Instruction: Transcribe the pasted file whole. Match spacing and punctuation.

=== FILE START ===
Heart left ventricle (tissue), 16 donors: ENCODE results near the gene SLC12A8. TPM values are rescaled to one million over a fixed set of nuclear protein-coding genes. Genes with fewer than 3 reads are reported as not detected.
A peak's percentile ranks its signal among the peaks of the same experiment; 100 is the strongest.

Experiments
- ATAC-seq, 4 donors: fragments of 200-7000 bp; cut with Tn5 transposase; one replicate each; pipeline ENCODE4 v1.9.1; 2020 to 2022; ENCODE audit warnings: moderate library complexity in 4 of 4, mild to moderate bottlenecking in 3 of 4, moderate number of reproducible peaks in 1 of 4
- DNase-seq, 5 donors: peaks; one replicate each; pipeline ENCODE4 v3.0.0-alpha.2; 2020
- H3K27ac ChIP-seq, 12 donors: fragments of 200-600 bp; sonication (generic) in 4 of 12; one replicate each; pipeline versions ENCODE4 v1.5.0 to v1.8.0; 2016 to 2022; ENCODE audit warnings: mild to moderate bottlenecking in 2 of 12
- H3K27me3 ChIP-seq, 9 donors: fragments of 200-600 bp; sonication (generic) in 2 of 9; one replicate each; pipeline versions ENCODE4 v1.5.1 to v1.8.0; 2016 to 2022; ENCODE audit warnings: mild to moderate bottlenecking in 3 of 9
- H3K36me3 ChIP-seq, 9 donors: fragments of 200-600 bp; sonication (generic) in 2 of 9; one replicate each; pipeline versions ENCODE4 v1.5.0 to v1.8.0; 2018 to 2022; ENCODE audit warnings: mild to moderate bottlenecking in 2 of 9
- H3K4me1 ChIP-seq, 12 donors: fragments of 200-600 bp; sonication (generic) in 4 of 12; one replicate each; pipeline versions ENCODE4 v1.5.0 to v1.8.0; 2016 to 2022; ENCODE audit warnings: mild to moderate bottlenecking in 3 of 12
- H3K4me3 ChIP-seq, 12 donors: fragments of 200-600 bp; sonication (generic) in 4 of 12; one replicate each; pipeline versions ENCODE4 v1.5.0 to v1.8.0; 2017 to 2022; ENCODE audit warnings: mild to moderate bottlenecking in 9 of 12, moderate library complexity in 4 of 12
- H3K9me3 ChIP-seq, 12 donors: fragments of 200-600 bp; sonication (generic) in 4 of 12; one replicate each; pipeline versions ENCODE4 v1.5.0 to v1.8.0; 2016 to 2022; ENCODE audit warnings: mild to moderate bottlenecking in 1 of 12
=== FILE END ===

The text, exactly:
Heart left ventricle (tissue), 16 donors: ENCODE results near the gene SLC12A8. TPM values are rescaled to one million over a fixed set of nuclear protein-coding genes. Genes with fewer than 3 reads are reported as not detected.
A peak's percentile ranks its signal among the peaks of the same experiment; 100 is the strongest.

Experiments
- ATAC-seq, 4 donors: fragments of 200-7000 bp; cut with Tn5 transposase; one replicate each; pipeline ENCODE4 v1.9.1; 2020 to 2022; ENCODE audit warnings: moderate library complexity in 4 of 4, mild to moderate bottlenecking in 3 of 4, moderate number of reproducible peaks in 1 of 4
- DNase-seq, 5 donors: peaks; one replicate each; pipeline ENCODE4 v3.0.0-alpha.2; 2020
- H3K27ac ChIP-seq, 12 donors: fragments of 200-600 bp; sonication (generic) in 4 of 12; one replicate each; pipeline versions ENCODE4 v1.5.0 to v1.8.0; 2016 to 2022; ENCODE audit warnings: mild to moderate bottlenecking in 2 of 12
- H3K27me3 ChIP-seq, 9 donors: fragments of 200-600 bp; sonication (generic) in 2 of 9; one replicate each; pipeline versions ENCODE4 v1.5.1 to v1.8.0; 2016 to 2022; ENCODE audit warnings: mild to moderate bottlenecking in 3 of 9
- H3K36me3 ChIP-seq, 9 donors: fragments of 200-600 bp; sonication (generic) in 2 of 9; one replicate each; pipeline versions ENCODE4 v1.5.0 to v1.8.0; 2018 to 2022; ENCODE audit warnings: mild to moderate bottlenecking in 2 of 9
- H3K4me1 ChIP-seq, 12 donors: fragments of 200-600 bp; sonication (generic) in 4 of 12; one replicate each; pipeline versions ENCODE4 v1.5.0 to v1.8.0; 2016 to 2022; ENCODE audit warnings: mild to moderate bottlenecking in 3 of 12
- H3K4me3 ChIP-seq, 12 donors: fragments of 200-600 bp; sonication (generic) in 4 of 12; one replicate each; pipeline versions ENCODE4 v1.5.0 to v1.8.0; 2017 to 2022; ENCODE audit warnings: mild to moderate bottlenecking in 9 of 12, moderate library complexity in 4 of 12
- H3K9me3 ChIP-seq, 12 donors: fragments of 200-600 bp; sonication (generic) in 4 of 12; one replicate each; pipeline versions ENCODE4 v1.5.0 to v1.8.0; 2016 to 2022; ENCODE audit warnings: mild to moderate bottlenecking in 1 of 12